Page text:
Composing While Living

April Fool’s Day 2012 was no joke for me: it was a serious time to relax, my first respite after two premieres and symphonic tours in the preceding months.  The night before, I’d returned to California from the New York premiere of “Mass Transmission,” with all the insanity that comes with an orchestral tour.  And just a month earlier, I’d been touring with the Chicago Symphony for the premiere of “Alternative Energy.” By the time the first of April dawned — marking the end of my crazy period — I was ready to get back to writing music.

So how does a composer stay focused on what counts most — composing — amidst the endless ‘non-composing’ demands of a career?  This is something encountered by everyone in any line of work: there’s always that ever-expanding list that draws energy from the main focus.

For me, the category of ‘non-composing’ includes performing, curating, and administration.  Performing can range from playing live electronica with orchestras to DJing in clubs; curating extends from programming new-music at the Chicago Symphony to designing classical/club Mercury Soul events; and administration is just about anything involving that cursed digital-age sprite, email.  There’s a lot of that, especially related to the managing of my catalogue of music (even when primarily handled by a music distributor).

I consider these non-composing activities essential to my compositional life, but there’s no getting around the creation of new work.  That’s the most important thing, and I make sure it receives at least half of my time.  My methods are evolving with my life, but a few tricks continue to help me compose:

Write first. The morning dawns, and my creativity enters prime time.  That’s when my mind is the freshest, when the California heat hasn’t yet dissipated the morning coolness (and with it, my motivation), and when the caffeine trajectory is on its way up.  Some people do the reverse of this, such as my CSO colleague Anna Clyne: she writes all night long.  Either way, one needs to reserve one’s magic time for writing.

Resist digital life. My friend and collaborator Anne Patterson, a director/designer who works with me on Mercury Soul, told me that she resists the urge to check email first thing in the morning — and paints instead.  That’s a great plan if you’re a monk, but not so easy for the rest of us — especially those of us out West, where the world wakes up three hours later than New York (where my management and my music distributor need answers before lunchtime).  But that advice ranks as some of the best I’ve ever received.  Email, Twitter, and Facebook are sirens of the digital age: one hears their call, opens a web browser for a quickie, and suddenly gets pulled into the vortex.  So, strap yourself to the mast!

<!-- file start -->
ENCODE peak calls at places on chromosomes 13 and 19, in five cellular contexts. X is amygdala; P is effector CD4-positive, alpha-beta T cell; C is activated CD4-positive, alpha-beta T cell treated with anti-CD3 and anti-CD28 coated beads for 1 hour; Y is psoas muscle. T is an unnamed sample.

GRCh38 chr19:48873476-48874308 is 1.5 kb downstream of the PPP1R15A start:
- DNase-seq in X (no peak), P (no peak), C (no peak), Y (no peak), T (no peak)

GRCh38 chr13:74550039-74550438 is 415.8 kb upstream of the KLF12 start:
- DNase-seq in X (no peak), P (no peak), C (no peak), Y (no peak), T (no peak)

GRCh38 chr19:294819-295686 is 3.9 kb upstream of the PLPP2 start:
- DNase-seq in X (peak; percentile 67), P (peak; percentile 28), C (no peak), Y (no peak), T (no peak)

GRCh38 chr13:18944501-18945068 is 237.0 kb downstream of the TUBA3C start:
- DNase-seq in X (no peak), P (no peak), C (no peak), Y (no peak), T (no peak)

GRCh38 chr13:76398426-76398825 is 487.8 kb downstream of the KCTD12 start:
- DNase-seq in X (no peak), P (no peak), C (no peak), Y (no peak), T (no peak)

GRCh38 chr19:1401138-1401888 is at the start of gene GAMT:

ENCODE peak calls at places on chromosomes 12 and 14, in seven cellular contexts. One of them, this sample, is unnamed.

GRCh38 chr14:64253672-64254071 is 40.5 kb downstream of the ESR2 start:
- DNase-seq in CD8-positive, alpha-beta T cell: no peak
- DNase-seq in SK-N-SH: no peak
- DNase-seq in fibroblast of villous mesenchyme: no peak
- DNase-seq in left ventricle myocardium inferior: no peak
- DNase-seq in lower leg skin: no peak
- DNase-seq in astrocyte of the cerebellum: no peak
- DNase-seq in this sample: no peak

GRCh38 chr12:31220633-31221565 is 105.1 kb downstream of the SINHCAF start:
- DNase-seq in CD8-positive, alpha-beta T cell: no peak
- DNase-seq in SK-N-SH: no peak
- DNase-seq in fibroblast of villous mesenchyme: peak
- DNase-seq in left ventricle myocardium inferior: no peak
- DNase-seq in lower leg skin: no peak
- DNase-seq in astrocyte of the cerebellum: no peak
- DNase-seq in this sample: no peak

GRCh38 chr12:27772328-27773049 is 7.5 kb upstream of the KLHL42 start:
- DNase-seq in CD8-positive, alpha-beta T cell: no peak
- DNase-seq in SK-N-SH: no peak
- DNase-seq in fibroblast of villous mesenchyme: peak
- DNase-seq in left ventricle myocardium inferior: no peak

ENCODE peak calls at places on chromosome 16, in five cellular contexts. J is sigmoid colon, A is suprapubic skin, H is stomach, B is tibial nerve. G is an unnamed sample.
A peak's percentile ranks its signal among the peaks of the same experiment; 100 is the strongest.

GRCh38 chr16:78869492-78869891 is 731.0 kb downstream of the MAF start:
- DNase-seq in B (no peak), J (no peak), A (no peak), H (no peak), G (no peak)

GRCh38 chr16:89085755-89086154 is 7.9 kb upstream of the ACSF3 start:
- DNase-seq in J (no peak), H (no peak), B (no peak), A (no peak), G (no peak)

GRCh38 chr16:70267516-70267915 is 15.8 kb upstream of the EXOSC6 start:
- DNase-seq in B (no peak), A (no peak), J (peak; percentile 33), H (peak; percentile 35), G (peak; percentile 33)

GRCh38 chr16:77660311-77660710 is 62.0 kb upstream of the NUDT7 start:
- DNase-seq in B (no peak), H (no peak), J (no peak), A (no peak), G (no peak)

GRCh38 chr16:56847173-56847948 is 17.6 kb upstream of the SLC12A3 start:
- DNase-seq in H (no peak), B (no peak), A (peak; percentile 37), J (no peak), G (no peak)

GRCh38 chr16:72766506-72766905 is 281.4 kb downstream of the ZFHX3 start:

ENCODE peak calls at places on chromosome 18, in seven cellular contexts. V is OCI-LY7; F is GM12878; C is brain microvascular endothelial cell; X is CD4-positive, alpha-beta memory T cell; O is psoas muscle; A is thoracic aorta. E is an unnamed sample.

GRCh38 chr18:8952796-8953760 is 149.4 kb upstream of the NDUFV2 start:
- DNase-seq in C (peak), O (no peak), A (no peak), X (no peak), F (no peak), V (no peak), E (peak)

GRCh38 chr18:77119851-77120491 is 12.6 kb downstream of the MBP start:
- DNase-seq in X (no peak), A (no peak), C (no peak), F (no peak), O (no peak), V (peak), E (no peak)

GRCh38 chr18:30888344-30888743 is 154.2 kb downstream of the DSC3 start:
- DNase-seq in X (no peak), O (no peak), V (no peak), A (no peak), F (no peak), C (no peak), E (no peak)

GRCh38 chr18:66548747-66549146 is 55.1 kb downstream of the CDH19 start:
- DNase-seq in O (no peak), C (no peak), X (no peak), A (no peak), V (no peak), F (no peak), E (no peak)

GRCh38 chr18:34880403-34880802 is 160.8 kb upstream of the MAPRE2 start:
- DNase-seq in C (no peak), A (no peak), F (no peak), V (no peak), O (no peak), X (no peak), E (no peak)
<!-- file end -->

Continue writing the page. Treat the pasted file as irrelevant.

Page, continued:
• If possible, leave home. Having a detached studio cottage is one of the great joys in my life.  Perhaps it relates to some man-cave urge to wall oneself off, survivalist style, with weapons and food (in my case, electronic instruments and liquor).  My daily commute, but a few steps through the backyard, nonetheless gives me the sensation of ‘going to work,’ and there is valuable productivity resulting from that.  Even city-folk can have a separate space, since studio-offices can be found at a reasonable expense.  My friend Lorraine Sanders has enough square footage in her two-bedroom condo to hole-up in a corner with a laptop (she’s a writer), but she chooses to go to the San Francisco Writers Grotto because it is ultimately more productive.

• Schedule like a German. We may be artists, but we need to run our creative lives like a gulag — or deadlines get missed.  I carefully arrange my composing schedule so that I overlap projects as little as possible.  Ideally, that means reserving the mornings for composing the latest piece, while leaving the afternoons for orchestrating another piece in its final stages.

• Lean to say No. It’s hard but necessary.  Creating engaging new work takes time, but we all get tempted to accept every project (this includes non-composing activities).   Artists need work more than most everyone else, since we are not exactly receiving government stimulus funds. But for my sanity, and the quality of my work, I try to differentiate between a ‘hefty but reasonable’ amount of work and an ‘insane life-killing’ number of projects.

As life changes, so do the best-laid plans — and with two young children and composer-in-residency in Chicago, I constantly adapt.  For example, I tried composing on the road. That, however, didn’t work so well, so for now my composing and family demands neatly overlap (for both, I need to be home a reasonable amount).  In a few years I may have a different list of composing guidelines, but for right now these are the ones I follow.  Now get back to work!